Suppose, for example, somebody were to tell you, I itch like crazy because there were a billion mosquitoes chewing me up yesterday. There are several problems with this sentence when you view it with undue precision: mosquitoes don't chew people up, per se, the number of mosquitoes was likely rather smaller than one billion (regardless of whether you use the short or long scale) and it is not really characteristic of crazy people to itch. Despite these apparent shortcomings to the pedant who supposes that language ought to be perfectly precise, literal and unambiguous, I would guess that you easily understand what was meant.

The same is true when considering whether or not the fish were destroyed. Unless the fish were with Noah on the ark (in which case there would be no issue), I think it is fairly well understood to the reader what was meant: that everything that lived on the face of the ground and in the air was destroyed, but not fish. (Of course, in some minds, it still leaves the question about creatures like axolotls that live in water but are capable of walking on land.) However, even with a more precise point of view I could argue that in context, only Noah was left among the the group of every living thing that was on the face of the ground, and not the larger group of every living thing. Similarly, I could argue that there were in fact two pairs of each clean animal on the ark, but there is no contradiction because there were also three pairs of each clean animal, as well as four, and five, all the way up to seven.

  • 3
    "The Torah speaks in the language of Man"--not the language of mathematicians.
    – jake
    Commented May 17, 2011 at 1:29

R. Avraham Ben Harambam writes in Hamaspik L'ovdey Hashem (shaar habitachhon) that the word כל is used to mean "most" throughout scripture. (He writes this regarding the verse in Psalms 145:16 "satisfy the desire of every living thing).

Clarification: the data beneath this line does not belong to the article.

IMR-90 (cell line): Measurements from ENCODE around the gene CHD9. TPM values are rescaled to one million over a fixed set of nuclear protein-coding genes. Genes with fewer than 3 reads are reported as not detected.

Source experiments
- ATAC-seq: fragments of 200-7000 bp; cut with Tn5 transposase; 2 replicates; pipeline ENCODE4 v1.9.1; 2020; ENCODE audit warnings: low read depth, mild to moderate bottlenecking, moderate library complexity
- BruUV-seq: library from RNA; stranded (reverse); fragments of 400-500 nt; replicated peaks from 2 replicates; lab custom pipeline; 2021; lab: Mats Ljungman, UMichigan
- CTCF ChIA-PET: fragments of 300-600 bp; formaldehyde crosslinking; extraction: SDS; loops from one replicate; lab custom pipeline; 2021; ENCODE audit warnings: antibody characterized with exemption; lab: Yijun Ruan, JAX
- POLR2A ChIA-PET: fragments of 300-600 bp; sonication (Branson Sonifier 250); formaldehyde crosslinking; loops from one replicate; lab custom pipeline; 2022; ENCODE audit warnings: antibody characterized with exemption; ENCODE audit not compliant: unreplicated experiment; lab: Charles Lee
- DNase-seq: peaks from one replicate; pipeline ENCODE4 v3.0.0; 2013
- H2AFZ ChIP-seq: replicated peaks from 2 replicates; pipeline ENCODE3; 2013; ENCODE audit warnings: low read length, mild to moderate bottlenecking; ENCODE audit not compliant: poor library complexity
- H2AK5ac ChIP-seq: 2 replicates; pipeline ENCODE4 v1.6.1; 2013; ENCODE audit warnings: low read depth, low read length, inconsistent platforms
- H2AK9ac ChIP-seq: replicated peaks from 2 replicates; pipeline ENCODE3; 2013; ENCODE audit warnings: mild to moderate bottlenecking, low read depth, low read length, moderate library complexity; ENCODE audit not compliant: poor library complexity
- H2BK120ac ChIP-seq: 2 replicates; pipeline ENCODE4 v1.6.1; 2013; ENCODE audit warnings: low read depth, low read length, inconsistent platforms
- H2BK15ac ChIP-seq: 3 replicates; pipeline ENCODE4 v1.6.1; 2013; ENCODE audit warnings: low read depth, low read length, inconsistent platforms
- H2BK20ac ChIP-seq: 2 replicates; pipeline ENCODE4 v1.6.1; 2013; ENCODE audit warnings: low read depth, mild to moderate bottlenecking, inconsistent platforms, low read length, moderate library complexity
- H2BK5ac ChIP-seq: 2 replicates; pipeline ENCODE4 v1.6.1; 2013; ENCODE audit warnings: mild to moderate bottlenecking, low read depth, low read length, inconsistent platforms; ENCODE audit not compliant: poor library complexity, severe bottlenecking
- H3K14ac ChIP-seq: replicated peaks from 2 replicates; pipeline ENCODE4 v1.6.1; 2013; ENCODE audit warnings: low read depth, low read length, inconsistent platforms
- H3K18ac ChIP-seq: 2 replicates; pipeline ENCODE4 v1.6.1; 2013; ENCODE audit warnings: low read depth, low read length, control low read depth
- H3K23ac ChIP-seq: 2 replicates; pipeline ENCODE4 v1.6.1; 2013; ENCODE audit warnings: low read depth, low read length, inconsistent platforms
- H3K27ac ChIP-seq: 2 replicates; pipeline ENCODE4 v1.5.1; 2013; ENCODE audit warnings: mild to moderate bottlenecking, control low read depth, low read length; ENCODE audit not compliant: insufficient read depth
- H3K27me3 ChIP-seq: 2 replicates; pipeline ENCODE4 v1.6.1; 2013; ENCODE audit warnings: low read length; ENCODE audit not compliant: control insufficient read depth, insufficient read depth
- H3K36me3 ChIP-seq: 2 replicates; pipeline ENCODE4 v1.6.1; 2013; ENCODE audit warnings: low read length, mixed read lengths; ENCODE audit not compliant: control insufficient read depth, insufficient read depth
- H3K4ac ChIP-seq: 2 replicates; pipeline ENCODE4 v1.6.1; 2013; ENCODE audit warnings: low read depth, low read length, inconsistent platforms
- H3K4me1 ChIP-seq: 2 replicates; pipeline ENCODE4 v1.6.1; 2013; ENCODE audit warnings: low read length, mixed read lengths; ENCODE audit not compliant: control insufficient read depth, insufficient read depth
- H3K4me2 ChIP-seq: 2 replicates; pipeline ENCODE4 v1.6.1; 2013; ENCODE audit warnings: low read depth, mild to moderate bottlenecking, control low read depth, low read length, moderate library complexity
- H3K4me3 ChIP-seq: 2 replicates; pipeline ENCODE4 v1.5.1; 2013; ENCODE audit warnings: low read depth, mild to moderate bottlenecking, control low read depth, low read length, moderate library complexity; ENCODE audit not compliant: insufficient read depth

R. Saadya Gaon writes this too in his commentary to the Torah (I will try to find it).

  • do you have an update on "R. Saadya Gaon writes this too in his commentary to the Torah (I will try to find it)"?
    – ninamag
    Commented Feb 26, 2020 at 14:04

As @Alex writes - Hermeneutical Rules is key for a broader answer to your question.

With regards to your specific example:

  • The first verse gives a general rule that you take two of each animal
  • Upon a closer reading, the second verse distinguishes between "clean" beasts and beasts that are "not clean". Jewish tradition teaches that this refers to animals that are fitting to be sacrificed (one might say, the Kosher animals) and those that are not.

The second verse defines and limits what was written in the first verse.

With the third verse that you cite, your translation distinguishes between "every living thing on the face of the ground" (עַל-הָאָרֶץ) and "from the earth" (אֲשֶׁר בֶּחָרָבָה) (Genesis 7:21-22). I would translate these slightly differently: "on the land" and "who were on the firmament". The second one does not unambiguously mean "the Earth" in the way that we think of it to day (ie: the entire third planet from the sun, including all water and land). Thus there is not necessarily a contradiction there either.